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After Effects Apprentice 11: 3D Space
Illustration by John Hersey

Controlling the focal plane in CS5.5 and later


From:

After Effects Apprentice 11: 3D Space

with Chris Meyer and Trish Meyer

Video: Controlling the focal plane in CS5.5 and later

In the previous movie I showed you how to enable Depth of Field Blur for a camera, and also how to edit the Focus Distance, and interactively watch the focal plane line in, say, the Top view of the camera. However, there's couple of ways of automating this process. One we showed you earlier. I'm going to double-click the camera to open up its settings. You can lock the Focus Distance to zoom. That means the focal plane will always equal the length of your camera lens. It is set by millimeters or whatever parameter you want to use here in the Camera Settings dialog, or Zoom can be set by the number of pixels here in the Timeline panel.
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  1. 4m 47s
    1. Welcome
      2m 47s
    2. Using the exercise files
      2m 0s
  2. 15m 12s
    1. Comparing 2D and 3D
      5m 30s
    2. Rotation in 3D
      4m 47s
    3. Keyframing in 3D
      4m 55s
  3. 15m 9s
    1. Multi-planing workaround in 2D
      3m 21s
    2. Using 3D views
      6m 45s
    3. Natural multi-planing in 3D
      5m 3s
  4. 13m 9s
    1. Keyframing a fly-in
      5m 24s
    2. Editing 3D motion paths
      5m 43s
    3. Auto-orienting a layer along its path
      2m 2s
  5. 1h 4m
    1. Adding a camera to a composition
      9m 0s
    2. Comparing camera presets
      2m 48s
    3. Using the camera tools with the active camera
      4m 48s
    4. Using the camera tools in the alternate views
      4m 50s
    5. 3D view options
      1m 58s
    6. Animating a 3D camera
      6m 20s
    7. Creating an orbit camera rig
      5m 42s
    8. Extending your camera rig
      4m 31s
    9. Auto-orientation with 3D cameras
      7m 33s
    10. Depth of field blur in CS5.5 and later
      5m 47s
    11. Controlling the focal plane in CS5.5 and later
      5m 12s
    12. Iris properties in CS5.5 and later
      6m 16s
  6. 29m 15s
    1. Creating a 3D light
      6m 35s
    2. Working with Point lights
      3m 20s
    3. Working with Spot lights
      3m 48s
    4. Creating shadows
      10m 13s
    5. The Light Falloff feature in After Effects CS5.5 and later
      5m 19s
  7. 48m 6s
    1. Enabling ray-traced 3D in CS6
      3m 26s
    2. Extrusions in CS6
      3m 39s
    3. Bevels in CS6
      5m 39s
    4. Bending layers in CS6
      5m 35s
    5. Transparency in CS6
      4m 20s
    6. Refraction in CS6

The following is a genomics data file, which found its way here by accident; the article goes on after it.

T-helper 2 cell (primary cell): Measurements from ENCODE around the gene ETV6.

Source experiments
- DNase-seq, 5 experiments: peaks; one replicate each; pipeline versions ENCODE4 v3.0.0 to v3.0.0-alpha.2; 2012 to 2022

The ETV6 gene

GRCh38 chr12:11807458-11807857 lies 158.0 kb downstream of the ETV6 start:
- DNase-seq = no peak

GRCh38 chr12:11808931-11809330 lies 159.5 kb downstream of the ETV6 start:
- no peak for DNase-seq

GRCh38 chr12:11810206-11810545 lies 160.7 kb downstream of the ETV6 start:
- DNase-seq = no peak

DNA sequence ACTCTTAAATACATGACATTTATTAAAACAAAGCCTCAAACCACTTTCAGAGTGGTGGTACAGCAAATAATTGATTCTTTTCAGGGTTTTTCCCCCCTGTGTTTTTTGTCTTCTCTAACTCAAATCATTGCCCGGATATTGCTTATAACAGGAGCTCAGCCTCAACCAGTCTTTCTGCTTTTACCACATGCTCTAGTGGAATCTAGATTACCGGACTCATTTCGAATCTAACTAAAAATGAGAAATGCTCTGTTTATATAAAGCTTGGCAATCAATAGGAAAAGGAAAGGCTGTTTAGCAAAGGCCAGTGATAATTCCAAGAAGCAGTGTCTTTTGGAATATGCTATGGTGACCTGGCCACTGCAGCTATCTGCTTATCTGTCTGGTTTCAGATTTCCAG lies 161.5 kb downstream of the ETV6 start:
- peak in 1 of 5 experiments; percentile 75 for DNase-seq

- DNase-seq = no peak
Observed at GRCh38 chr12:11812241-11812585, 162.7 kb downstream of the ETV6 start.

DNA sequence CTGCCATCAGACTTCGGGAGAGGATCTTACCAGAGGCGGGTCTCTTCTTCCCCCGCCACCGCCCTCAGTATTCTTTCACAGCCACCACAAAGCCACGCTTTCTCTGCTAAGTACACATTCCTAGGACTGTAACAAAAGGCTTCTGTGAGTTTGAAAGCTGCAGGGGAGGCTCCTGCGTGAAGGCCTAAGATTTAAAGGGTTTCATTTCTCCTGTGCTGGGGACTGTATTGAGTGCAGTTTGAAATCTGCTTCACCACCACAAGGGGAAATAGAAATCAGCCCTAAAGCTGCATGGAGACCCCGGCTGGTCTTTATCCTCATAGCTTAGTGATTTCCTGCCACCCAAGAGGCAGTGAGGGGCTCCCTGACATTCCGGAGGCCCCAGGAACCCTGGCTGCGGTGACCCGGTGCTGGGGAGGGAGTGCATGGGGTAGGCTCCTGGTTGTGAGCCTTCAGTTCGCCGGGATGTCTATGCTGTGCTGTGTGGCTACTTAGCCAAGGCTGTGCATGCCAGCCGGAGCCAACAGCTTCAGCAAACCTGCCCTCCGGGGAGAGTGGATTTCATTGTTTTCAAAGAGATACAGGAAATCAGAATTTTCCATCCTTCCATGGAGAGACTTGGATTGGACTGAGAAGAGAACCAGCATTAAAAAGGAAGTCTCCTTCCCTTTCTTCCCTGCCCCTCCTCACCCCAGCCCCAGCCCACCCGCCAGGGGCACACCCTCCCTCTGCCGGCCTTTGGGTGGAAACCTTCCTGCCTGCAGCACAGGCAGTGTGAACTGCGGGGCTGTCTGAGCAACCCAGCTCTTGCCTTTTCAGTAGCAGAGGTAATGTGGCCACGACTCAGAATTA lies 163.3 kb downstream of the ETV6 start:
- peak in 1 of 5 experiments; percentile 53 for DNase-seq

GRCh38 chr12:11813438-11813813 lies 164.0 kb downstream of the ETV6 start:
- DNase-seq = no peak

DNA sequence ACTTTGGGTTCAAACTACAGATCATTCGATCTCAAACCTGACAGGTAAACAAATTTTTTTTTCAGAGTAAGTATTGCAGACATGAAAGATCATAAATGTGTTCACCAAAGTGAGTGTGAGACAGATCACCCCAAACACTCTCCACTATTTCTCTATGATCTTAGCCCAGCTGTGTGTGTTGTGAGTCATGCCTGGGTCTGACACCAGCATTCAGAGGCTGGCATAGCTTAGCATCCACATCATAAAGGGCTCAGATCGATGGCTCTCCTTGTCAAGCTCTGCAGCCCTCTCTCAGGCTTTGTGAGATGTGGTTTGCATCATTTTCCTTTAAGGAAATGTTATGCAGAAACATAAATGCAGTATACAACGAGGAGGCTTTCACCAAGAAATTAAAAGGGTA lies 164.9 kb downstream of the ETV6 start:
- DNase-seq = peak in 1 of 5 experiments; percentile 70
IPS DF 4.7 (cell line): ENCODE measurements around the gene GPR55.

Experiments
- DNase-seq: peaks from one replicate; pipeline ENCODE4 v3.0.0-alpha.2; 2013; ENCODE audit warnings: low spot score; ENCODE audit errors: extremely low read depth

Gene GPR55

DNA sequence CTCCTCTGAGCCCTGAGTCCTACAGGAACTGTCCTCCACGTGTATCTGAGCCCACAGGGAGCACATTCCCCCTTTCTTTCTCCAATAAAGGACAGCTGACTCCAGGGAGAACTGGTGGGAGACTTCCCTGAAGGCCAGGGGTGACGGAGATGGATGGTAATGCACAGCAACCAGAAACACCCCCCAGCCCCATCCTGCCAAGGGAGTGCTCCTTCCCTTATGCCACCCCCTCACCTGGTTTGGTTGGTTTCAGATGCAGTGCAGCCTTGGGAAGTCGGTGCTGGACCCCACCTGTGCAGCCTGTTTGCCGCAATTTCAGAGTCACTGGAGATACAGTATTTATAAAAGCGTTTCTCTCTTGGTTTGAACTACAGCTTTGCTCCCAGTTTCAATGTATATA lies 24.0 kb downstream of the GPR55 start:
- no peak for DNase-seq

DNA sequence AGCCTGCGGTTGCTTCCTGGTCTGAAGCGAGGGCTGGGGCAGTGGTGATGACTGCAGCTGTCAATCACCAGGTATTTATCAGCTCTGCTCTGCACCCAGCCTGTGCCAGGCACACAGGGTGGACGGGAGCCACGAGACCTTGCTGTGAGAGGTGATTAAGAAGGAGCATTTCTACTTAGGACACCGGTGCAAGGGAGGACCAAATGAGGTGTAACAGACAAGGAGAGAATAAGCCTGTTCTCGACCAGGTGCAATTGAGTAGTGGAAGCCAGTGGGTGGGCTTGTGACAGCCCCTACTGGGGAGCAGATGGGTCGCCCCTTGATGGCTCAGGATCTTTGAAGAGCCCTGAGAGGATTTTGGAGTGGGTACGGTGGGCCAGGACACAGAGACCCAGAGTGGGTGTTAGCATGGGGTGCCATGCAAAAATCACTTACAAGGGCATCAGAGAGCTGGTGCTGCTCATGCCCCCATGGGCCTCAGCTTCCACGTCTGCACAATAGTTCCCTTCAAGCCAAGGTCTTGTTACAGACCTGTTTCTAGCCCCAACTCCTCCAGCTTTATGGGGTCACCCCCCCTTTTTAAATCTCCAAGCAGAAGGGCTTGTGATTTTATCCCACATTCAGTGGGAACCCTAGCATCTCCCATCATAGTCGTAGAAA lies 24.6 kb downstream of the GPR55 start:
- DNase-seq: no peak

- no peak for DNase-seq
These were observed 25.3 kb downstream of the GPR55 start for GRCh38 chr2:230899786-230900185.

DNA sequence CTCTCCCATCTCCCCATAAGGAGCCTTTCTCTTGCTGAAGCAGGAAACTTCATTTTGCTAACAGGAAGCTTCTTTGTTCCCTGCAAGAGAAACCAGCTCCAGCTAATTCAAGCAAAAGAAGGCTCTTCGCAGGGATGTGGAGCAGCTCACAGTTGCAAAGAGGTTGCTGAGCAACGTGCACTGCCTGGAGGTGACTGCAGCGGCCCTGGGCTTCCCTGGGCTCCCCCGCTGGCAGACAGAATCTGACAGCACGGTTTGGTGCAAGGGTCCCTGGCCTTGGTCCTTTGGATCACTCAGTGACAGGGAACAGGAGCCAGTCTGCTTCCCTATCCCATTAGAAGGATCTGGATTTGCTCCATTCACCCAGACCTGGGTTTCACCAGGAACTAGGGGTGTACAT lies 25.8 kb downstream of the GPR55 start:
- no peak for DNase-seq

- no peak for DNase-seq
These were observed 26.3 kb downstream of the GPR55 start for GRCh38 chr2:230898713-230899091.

4m 6s
    7. Targeting Surfaces in CS6
      3m 23s
    8. Reflections in CS6
      7m 35s
    9. Environment layers in CS6
      5m 40s
    10. Quality vs. speed in CS6
      4m 43s
  8. 11m 33s
    1. Quizzler challenge for CS6
      1m 42s
    2. Quizzler solution for CS6
      9m 51s
  9. 41m 6s
    1. Vanishing Point Exchange in Photoshop Extended
      9m 18s
    2. Vanishing Point Exchange in After Effects
      4m 38s
    3. Importing a 3D model into Photoshop Extended in CS5.5 and earlier
      9m 7s
    4. Creating 3D objects using Repoussé in CS5.5 and earlier
      9m 46s
    5. Live Photoshop 3D inside After Effects in CS5.5 and earlier
      8m 17s
  10. 20m 58s
    1. Introduction to dimensional stills
      3m 41s
    2. Cutting up the source image
      2m 25s
    3. Repairing the layers in Photoshop
      8m 26s
    4. Animating the resulting layers in After Effects
      6m 26s
  11. 25m 27s
    1. Rotation vs. orientation
      3m 15s
    2. Understanding the axis modes
      4m 4s
    3. Scaling issues in 3D
      4m 57s
    4. OpenGL acceleration in CS5 and earlier
      6m 23s
    5. Fast previews in CS6 and later
      6m 48s

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After Effects Apprentice 11: 3D Space
4h 49m Intermediate Oct 19, 2011 Updated Dec 06, 2012

Viewers: in countries Watching now:

This installment of the After Effects Apprentice series introduces 3D space in Adobe After Effects. Authors Chris and Trish Meyer highlight key design considerations for working in 3D and provide step-by-step instructions for enhancing a scene with 3D lights and cameras. The course explores integration between Photoshop and After Effects, including modeling 3D objects with Repoussé extrusions and creating dimensional still images, and offers tips on using the different Axis Modes and maintaining maximum quality in 3D. There's also a chapter dedicated to the ray-traced 3D renderer, introduced in After Effects CS6, which allows you to build 3D layers into your composites, with realistic motion blur, depth of field, and reflections.

The After Effects Apprentice videos on lynda.com were created by Trish and Chris Meyer and are designed to be used on their own and as a companion to their book After Effects Apprentice. We are honored to host these tutorials in the lynda.com library.

Topics include:
  • Keyframing motion paths in 3D
  • Managing multiple 3D views
  • Auto-orienting cameras along a path
  • Creating shadows
  • Understanding Vanishing Point Exchange
  • Importing a 3D model into Photoshop Extended
  • Scaling in 3D
  • OpenGL acceleration
Subjects:
Video Motion Graphics Visual Effects
Software:
After Effects
Authors:
Chris Meyer Trish Meyer

Controlling the focal plane in CS5.5 and later